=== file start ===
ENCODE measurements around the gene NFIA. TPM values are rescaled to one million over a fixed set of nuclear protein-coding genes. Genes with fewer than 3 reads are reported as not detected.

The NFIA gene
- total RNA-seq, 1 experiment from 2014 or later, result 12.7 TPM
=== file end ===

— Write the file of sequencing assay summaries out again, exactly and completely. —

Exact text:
ENCODE measurements around the gene NFIA. TPM values are rescaled to one million over a fixed set of nuclear protein-coding genes. Genes with fewer than 3 reads are reported as not detected.

The NFIA gene
- total RNA-seq, 1 experiment from 2014 or later, result 12.7 TPM